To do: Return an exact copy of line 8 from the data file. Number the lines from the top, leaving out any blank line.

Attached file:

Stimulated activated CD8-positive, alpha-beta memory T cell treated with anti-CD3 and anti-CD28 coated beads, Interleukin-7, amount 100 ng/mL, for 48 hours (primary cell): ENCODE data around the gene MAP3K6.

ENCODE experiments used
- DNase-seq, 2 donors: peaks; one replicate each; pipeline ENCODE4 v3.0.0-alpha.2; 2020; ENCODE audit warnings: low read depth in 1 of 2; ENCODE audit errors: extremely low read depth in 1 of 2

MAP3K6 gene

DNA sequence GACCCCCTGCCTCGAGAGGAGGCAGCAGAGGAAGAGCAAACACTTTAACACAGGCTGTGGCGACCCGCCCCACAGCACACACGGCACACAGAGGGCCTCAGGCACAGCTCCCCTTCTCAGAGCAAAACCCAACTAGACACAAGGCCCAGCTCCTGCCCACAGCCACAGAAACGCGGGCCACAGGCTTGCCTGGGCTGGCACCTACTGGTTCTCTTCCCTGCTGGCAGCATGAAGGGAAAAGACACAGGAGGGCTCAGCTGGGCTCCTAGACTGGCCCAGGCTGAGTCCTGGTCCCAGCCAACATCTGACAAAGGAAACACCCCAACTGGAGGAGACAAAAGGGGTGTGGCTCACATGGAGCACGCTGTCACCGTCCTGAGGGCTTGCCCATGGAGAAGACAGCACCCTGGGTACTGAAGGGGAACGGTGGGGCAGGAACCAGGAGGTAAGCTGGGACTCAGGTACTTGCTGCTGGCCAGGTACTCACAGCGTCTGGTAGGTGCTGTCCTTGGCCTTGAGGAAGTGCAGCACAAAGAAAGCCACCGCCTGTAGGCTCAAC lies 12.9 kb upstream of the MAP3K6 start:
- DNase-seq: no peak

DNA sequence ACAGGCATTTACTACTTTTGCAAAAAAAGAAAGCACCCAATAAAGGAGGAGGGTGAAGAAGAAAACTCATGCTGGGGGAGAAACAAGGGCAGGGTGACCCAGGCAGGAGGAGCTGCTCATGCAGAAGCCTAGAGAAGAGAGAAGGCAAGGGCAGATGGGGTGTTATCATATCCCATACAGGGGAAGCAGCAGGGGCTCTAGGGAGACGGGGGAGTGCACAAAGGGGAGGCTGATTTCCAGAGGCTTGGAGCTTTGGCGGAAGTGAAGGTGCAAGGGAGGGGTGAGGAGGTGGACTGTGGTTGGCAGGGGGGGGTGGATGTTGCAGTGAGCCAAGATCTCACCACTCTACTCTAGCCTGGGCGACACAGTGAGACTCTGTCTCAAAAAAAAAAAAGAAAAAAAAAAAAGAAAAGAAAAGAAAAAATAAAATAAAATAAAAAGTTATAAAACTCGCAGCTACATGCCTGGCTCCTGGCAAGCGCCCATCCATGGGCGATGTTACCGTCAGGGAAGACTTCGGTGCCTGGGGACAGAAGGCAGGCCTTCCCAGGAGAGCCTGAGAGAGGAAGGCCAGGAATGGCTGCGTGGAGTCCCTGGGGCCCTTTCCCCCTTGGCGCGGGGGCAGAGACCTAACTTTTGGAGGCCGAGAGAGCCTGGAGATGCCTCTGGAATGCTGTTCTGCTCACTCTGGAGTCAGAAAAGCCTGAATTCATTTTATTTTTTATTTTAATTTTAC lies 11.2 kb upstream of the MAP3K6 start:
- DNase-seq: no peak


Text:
- DNase-seq: no peak